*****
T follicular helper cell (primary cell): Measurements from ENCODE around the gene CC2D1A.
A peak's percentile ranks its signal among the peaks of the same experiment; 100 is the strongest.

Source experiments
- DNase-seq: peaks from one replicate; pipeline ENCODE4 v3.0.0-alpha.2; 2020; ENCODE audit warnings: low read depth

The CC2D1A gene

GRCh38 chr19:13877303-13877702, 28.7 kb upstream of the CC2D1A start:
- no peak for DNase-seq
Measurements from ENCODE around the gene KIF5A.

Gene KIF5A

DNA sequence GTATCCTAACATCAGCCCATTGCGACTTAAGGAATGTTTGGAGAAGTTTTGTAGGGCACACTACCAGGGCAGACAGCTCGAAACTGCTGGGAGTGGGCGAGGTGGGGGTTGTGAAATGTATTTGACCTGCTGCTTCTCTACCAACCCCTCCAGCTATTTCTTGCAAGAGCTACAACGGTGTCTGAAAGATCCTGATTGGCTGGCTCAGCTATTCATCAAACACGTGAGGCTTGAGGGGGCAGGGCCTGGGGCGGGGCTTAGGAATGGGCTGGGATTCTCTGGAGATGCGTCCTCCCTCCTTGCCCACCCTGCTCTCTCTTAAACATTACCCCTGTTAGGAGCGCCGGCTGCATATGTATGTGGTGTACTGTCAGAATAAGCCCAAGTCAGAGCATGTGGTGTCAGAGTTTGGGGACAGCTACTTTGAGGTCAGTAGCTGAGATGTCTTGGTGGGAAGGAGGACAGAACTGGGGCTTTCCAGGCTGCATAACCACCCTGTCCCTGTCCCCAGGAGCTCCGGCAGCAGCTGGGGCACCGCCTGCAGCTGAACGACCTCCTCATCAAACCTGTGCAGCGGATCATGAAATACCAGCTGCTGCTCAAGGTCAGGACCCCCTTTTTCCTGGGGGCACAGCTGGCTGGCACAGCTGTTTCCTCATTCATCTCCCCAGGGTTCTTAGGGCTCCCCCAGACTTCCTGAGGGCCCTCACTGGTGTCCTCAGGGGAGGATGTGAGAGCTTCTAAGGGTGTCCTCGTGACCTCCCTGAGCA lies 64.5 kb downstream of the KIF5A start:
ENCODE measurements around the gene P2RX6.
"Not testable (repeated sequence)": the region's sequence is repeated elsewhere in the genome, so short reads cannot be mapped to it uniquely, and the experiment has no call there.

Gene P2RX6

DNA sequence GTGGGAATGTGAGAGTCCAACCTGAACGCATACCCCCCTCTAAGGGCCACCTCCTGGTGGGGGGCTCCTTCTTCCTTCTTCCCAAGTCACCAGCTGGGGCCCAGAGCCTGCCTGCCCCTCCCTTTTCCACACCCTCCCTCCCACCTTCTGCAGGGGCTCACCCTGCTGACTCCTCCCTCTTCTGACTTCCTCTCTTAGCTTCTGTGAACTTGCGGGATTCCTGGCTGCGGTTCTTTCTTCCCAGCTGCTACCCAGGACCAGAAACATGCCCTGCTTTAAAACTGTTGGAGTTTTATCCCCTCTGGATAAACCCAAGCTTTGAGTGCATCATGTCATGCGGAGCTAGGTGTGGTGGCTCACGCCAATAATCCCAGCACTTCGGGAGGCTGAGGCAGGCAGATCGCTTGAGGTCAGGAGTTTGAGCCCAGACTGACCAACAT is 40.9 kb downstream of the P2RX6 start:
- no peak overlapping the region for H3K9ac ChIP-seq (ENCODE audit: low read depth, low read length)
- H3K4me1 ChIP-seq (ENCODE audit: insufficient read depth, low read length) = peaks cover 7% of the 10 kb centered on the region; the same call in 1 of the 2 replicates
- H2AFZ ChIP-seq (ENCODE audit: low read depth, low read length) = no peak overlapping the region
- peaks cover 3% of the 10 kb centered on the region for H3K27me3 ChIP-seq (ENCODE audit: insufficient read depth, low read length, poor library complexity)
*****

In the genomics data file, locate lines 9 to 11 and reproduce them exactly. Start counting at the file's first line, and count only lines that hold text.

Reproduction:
Gene KIF5A

DNA sequence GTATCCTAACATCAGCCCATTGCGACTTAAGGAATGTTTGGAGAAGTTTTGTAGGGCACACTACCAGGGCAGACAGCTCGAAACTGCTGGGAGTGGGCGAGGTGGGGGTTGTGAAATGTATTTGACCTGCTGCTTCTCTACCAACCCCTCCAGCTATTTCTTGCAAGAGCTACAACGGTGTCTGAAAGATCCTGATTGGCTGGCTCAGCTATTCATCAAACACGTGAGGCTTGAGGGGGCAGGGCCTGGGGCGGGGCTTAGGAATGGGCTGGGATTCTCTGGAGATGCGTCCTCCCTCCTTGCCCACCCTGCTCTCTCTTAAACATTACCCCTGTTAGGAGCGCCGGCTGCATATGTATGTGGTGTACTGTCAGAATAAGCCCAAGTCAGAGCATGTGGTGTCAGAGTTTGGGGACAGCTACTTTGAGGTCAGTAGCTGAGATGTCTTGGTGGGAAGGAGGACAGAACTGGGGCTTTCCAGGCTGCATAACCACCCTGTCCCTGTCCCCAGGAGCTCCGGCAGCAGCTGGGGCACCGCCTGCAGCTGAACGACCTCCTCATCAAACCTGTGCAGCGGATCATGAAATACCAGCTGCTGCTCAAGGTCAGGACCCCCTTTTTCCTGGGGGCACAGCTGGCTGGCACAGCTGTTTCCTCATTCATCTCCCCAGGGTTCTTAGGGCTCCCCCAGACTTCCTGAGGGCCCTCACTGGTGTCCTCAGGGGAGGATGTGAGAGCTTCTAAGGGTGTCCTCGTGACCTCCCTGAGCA lies 64.5 kb downstream of the KIF5A start:
ENCODE measurements around the gene P2RX6.